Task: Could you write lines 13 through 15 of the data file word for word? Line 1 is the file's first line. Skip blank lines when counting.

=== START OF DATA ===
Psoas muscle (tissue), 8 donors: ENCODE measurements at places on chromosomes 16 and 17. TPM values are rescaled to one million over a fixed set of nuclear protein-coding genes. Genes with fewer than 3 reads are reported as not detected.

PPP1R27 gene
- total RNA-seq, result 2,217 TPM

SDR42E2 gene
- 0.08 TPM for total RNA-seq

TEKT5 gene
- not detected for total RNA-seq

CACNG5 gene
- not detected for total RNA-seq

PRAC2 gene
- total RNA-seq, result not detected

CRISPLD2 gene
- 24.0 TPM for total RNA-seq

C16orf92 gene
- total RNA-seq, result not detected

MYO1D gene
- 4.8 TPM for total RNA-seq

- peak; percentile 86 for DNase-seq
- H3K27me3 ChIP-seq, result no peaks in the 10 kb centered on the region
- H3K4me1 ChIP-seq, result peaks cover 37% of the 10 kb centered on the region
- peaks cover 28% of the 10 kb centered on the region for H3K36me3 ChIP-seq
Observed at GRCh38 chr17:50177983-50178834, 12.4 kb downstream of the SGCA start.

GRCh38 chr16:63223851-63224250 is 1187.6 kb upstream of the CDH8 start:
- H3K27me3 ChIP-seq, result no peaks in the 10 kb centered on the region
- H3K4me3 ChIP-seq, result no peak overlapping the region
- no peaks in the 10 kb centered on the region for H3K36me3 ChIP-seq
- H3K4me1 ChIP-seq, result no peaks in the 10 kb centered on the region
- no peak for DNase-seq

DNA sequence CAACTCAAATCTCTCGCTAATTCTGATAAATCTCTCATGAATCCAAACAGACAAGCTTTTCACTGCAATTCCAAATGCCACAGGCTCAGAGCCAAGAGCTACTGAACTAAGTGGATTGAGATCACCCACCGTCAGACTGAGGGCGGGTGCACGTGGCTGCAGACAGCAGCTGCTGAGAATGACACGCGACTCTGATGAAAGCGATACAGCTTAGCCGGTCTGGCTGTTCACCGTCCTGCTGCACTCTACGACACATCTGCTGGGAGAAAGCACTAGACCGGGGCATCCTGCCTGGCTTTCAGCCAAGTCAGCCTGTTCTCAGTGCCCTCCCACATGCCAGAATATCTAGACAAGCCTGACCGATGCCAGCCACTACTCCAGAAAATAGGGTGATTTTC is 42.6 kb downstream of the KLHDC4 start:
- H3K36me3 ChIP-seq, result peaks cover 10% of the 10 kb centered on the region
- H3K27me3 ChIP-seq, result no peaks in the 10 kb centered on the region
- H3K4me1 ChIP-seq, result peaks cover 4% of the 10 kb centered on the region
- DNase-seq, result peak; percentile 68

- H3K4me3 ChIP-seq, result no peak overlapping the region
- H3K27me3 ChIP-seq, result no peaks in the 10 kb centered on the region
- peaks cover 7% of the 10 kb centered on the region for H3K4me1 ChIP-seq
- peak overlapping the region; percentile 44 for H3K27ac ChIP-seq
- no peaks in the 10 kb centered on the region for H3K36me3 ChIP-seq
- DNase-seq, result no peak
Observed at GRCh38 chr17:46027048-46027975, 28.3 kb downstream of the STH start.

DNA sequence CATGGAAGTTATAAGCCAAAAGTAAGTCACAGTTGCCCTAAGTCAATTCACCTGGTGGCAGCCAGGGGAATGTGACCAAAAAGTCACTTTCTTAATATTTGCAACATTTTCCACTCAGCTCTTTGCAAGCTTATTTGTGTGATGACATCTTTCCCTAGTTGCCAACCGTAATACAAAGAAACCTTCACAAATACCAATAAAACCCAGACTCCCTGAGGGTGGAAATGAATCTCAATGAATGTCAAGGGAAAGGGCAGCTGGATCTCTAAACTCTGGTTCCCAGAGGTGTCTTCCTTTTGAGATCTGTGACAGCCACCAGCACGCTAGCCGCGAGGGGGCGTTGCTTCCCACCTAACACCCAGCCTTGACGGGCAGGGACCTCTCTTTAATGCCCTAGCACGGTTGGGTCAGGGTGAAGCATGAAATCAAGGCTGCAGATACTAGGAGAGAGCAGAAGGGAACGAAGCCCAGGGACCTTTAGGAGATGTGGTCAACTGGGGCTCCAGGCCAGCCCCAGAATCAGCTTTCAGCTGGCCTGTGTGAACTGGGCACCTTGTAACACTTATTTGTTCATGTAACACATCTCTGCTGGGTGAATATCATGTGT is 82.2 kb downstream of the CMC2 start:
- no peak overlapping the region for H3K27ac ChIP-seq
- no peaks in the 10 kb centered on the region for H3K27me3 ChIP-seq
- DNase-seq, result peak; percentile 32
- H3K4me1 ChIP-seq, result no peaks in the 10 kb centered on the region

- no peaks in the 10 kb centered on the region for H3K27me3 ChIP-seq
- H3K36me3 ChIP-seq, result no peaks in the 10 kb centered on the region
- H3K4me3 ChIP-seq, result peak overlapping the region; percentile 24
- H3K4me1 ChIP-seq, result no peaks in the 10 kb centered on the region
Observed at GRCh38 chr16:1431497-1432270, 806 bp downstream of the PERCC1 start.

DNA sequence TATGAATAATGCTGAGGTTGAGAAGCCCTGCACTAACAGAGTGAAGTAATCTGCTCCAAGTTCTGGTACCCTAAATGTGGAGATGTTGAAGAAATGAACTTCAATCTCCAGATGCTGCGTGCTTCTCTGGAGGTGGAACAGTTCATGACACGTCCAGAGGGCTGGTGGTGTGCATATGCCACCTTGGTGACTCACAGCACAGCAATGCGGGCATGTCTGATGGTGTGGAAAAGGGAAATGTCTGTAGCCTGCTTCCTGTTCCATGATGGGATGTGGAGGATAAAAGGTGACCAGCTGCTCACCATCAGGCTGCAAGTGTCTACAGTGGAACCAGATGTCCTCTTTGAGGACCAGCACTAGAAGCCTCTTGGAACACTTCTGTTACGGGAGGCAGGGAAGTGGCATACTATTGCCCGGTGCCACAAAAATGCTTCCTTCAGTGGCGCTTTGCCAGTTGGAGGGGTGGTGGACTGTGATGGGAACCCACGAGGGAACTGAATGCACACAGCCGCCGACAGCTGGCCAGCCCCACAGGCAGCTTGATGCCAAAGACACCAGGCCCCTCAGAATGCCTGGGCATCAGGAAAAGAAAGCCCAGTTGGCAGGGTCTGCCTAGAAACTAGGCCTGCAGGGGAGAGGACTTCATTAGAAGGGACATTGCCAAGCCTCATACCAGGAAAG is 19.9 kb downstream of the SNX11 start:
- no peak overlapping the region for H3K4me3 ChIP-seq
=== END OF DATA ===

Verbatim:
- 24.0 TPM for total RNA-seq

C16orf92 gene
- total RNA-seq, result not detected